A major challenge to the national AIDS program has been to launch an effective prevention strategy that would reach those who need the services the most, and encourage significant behavior change that would reduce transmission. India also needed to build the institutional and human resource capacity required to tackle the epidemic at all levels: national, state and district. With overall low HIV prevalence, but concentrated epidemics among most at risk populations, overcoming stigma and discrimination was also a huge challenge to the national program, requiring involvements of key stakeholders including civil society and communities at risk.
The World Bank and the Government of India are in the third phase of the National AIDS Control Project, which was first established in 1991. In this third phase, India has scaled up targeted HIV prevention interventions for most at-risk populations and expanded its management information and HIV surveillance systems to generate district level data. This new knowledge helped the government better understand the heterogeneous epidemic, identify which Indian states and districts were most affected by HIV, and which populations were most at risk (namely sex workers and their clients, men having sex with men, and injecting drug users). The main approach is to focus about two-thirds of the program’s resources on the targeting of HIV prevention interventions among these population groups, and contracting non-governmental and community based organizations to deliver services. The government utilized a strong evidence base, and epidemic and economic modeling, as well as public and private consultations. The efficient allocation of resources, a reliance on participatory approaches, and effective donor coordination has made this approach a global best practice.
HIV prevalence declined from 0.39 percent or 2.6 million people in 2004 to 0.31 percent (2.4 million people) in 2009. New infections declined by 50 percent from 2000 to 2009. The national program reached 81 percent of female sex workers, 66 percent of men having sex with men, and 71 percent of injecting drug users, while treatment coverage increased by 30 percent between 2009 and 2011. Deaths from HIV declined from 199,502 in 2006 to 172,041 in 2009. It is estimated that some three million HIV infections will be averted by 2015 by the targeted prevention interventions.
IDA has supported the foundation of a national program that is averting three million new infections—a 60 percent reduction in the HIV epidemic from around 5.5 million cases to 2.4 million cases—during the period 1995-2015.More than US$640 million in financing from the International Development Association has helped to create the institutional framework of India’s HIV response at national and state levels, including a strong HIV surveillance system that has helped India to effectively tailor the epidemic response. The Bank has also financed, through pooled funding with the Indian government and the U.K.’s Department for International Development (DFID), more than 1,300 targeted interventions for those most at risk, reaching more than 70 percent of female sex workers and increasing the use of condoms. This has helped contain HIV prevalence in the general population. In addition to lending, the Bank has supported community innovations to tackle the stigma related to HIV through a South Asia Regional Development Marketplace. The Bank’s regional AIDS program has also helped to inform government policy and priorities through a series of regional analytical work (see links below).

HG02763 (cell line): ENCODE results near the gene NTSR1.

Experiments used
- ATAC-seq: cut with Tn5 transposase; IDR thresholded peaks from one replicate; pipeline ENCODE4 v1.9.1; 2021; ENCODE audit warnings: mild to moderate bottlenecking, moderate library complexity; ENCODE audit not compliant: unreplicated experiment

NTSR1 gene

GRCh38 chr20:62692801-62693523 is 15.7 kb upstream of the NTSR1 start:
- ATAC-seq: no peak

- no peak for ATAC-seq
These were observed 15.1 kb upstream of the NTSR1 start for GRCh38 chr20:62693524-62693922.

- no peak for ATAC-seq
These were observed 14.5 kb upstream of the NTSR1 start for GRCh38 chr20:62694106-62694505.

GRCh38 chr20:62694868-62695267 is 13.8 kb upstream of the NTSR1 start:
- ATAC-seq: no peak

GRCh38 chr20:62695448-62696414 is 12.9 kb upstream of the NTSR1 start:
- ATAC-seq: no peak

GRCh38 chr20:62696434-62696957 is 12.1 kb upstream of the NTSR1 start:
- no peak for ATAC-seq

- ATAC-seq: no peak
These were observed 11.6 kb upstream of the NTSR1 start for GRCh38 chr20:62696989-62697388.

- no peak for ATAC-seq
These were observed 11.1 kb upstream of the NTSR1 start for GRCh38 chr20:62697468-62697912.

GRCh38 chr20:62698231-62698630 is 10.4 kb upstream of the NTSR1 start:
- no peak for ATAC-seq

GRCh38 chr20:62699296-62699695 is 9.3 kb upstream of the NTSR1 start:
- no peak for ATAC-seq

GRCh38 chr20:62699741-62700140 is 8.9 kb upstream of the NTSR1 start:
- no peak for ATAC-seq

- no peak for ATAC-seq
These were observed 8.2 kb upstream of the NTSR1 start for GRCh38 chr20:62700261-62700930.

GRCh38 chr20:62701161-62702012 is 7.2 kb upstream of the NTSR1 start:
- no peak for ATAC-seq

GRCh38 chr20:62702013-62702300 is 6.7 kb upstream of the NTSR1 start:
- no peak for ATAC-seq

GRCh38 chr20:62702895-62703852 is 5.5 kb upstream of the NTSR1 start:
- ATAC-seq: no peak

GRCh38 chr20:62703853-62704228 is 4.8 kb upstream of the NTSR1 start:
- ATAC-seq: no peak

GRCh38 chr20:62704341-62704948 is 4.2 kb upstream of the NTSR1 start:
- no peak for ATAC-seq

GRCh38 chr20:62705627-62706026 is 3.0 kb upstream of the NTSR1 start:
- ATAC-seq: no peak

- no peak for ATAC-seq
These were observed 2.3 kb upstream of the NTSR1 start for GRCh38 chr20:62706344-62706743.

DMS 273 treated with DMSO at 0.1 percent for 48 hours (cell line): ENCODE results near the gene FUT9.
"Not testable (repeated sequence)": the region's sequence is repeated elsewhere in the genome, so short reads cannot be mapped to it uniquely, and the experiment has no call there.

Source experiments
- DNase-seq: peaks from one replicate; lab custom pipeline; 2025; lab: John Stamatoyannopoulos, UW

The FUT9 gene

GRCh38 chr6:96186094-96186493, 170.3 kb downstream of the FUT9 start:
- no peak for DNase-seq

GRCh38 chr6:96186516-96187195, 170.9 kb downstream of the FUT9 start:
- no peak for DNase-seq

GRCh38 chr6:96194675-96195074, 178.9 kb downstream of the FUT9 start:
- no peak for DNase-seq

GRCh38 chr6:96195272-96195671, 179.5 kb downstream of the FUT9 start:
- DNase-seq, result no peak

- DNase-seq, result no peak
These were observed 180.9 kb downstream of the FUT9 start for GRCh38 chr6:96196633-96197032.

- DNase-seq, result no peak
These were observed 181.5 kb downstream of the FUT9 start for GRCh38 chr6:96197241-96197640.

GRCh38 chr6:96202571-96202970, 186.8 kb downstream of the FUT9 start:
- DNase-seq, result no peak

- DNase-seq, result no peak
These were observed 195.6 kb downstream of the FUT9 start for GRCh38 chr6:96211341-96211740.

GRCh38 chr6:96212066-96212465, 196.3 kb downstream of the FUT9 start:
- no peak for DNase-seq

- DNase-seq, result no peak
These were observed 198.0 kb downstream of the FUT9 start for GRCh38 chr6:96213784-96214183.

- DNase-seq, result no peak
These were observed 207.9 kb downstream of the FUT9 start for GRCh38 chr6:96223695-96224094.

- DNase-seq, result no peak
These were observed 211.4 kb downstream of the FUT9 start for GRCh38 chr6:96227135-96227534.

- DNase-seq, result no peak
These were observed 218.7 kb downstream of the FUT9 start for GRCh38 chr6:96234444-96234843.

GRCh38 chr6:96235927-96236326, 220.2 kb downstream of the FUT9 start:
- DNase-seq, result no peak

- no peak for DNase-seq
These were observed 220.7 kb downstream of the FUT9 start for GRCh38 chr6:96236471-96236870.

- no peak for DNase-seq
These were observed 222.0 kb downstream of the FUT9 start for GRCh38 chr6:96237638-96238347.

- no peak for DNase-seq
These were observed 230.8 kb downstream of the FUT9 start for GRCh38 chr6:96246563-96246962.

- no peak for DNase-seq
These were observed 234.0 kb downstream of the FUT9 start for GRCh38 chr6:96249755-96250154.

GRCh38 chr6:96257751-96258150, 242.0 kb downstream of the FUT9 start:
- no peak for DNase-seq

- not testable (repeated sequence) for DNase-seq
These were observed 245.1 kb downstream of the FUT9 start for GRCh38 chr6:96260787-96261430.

The Bank and DFID are pooling partners with the Government of India in the Third National AIDS Control Project. A large consortium of development partners are working in partnership with the Government of India, contributing significantly to the national AIDS response by closely coordinating their various efforts.
Toward the Future
Although the overall HIV prevalence rates among high risk groups are declining, they remain high according to 2008-09 data (9.2 percent among injecting drug users, 7.3 percent among men having sex with men and 4.9 percent among female sex workers), and there are significant variations across and within states, which warrants an expansion of efforts to the hard-to-reach populations in these areas. Moving forward with the preparation for the fourth phase of the national response, 2012 – 2017, the Government of India is mobilizing domestic financial support and seeking sustained support from development partners, including the Bank. The Bank has been asked by the Department of Economic Affairs to support the fourth phase of the program as it aims to accelerate reversal of trends and integrate components of the program with other health services and programs over the next program phase. The national program will continue to innovate and generate lessons from its innovative performance management system.